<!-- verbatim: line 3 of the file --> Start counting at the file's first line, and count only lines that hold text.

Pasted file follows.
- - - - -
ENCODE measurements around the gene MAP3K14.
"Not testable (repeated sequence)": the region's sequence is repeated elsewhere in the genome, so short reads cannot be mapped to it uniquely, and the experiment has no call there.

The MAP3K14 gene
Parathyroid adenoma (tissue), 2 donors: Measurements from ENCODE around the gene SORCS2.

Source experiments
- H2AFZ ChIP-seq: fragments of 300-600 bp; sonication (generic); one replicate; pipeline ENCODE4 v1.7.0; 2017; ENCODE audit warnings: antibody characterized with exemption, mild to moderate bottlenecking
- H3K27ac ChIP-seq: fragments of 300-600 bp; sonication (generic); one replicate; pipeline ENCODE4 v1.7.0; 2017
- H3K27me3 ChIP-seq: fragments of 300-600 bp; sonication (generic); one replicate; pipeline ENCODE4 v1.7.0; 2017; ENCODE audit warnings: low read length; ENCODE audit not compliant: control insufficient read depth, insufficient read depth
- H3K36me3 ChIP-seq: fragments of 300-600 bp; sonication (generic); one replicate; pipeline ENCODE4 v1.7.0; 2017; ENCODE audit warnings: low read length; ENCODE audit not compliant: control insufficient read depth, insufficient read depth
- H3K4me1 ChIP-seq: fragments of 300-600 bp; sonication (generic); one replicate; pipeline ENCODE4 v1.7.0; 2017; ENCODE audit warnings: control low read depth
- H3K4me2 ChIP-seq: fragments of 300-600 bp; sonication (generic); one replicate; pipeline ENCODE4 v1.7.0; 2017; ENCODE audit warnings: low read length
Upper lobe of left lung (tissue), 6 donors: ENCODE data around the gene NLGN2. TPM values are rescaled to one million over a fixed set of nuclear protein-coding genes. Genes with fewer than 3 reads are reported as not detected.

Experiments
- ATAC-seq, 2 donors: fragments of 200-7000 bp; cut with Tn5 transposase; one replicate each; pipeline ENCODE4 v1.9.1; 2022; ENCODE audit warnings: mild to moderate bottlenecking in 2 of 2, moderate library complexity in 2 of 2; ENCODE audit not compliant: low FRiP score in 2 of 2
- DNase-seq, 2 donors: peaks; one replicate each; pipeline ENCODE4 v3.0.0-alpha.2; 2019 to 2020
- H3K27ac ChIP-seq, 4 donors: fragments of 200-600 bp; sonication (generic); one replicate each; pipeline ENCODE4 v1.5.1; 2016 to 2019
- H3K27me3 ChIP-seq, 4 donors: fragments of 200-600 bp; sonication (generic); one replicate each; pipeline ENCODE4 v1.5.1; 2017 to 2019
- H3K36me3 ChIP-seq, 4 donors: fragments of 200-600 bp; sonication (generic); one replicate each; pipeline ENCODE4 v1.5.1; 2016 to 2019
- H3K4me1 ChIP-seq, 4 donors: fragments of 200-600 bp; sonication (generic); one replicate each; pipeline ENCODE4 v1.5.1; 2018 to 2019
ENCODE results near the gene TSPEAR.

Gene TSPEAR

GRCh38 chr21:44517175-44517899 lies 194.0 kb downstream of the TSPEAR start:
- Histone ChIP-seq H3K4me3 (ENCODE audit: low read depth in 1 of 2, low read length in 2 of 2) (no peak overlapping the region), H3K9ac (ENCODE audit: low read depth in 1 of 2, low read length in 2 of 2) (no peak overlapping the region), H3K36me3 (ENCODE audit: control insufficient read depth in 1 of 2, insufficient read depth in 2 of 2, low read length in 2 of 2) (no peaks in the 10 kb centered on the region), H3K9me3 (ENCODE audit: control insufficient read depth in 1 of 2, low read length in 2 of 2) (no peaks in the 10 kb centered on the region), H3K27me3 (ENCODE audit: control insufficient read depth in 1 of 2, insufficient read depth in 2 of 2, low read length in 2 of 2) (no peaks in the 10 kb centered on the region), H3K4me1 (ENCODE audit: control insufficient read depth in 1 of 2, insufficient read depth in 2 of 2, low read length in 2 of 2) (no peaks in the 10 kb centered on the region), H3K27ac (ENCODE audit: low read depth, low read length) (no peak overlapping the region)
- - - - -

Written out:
The MAP3K14 gene